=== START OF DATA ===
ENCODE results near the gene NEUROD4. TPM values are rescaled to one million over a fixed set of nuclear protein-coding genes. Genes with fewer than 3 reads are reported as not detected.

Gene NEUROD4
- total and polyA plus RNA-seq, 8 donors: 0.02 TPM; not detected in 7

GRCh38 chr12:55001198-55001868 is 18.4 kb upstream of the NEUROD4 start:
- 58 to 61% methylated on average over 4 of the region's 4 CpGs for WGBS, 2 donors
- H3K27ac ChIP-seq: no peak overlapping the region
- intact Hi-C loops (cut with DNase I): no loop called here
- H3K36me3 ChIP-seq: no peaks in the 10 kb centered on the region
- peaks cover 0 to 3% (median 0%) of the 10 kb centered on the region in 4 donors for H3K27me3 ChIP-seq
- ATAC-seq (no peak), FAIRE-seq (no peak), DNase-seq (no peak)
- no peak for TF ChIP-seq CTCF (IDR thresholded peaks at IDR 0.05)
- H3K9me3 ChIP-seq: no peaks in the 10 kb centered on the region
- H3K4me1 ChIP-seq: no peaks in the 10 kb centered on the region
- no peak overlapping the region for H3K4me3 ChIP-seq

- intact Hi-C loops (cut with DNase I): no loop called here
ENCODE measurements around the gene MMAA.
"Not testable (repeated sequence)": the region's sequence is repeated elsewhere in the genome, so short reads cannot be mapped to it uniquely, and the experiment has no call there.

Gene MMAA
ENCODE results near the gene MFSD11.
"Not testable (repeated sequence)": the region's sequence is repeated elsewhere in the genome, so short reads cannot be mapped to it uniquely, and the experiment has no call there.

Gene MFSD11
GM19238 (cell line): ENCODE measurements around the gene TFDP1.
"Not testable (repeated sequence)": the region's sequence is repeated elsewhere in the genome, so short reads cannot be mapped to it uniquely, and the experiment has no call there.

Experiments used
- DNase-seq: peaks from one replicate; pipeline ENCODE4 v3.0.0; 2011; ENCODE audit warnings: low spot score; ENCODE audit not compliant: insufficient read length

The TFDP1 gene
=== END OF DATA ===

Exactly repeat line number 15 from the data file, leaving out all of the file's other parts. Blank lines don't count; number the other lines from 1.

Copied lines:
- intact Hi-C loops (cut with DNase I): no loop called here